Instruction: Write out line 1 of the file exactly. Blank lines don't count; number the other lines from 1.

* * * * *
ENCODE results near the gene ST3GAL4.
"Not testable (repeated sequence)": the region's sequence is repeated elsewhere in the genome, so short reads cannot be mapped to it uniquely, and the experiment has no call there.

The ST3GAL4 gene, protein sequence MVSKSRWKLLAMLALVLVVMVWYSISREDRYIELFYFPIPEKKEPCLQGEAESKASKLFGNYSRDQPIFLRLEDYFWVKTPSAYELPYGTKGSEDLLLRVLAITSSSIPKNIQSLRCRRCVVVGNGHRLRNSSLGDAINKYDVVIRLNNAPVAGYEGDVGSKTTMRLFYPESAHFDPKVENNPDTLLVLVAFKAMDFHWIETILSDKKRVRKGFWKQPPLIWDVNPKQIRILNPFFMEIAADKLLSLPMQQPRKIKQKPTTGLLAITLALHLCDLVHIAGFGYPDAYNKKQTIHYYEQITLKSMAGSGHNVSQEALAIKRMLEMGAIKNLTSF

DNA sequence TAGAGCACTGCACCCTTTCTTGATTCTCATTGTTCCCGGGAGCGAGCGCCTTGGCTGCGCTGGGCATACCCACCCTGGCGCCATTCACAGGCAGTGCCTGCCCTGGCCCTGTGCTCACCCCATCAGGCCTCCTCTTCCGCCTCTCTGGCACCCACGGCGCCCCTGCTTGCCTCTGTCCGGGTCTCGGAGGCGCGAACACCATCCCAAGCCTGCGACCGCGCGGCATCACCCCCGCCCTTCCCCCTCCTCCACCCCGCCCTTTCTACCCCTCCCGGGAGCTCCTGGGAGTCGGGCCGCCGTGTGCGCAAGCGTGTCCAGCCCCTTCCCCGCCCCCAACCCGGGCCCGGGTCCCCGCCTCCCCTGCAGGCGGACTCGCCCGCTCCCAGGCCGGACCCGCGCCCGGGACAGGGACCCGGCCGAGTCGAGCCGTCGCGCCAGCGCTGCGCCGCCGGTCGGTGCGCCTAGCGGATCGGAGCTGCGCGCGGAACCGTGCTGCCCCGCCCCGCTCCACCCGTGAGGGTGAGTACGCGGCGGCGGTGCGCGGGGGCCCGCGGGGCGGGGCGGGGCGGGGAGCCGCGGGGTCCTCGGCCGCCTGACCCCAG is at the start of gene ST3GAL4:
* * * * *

ENCODE results near the gene ST3GAL4.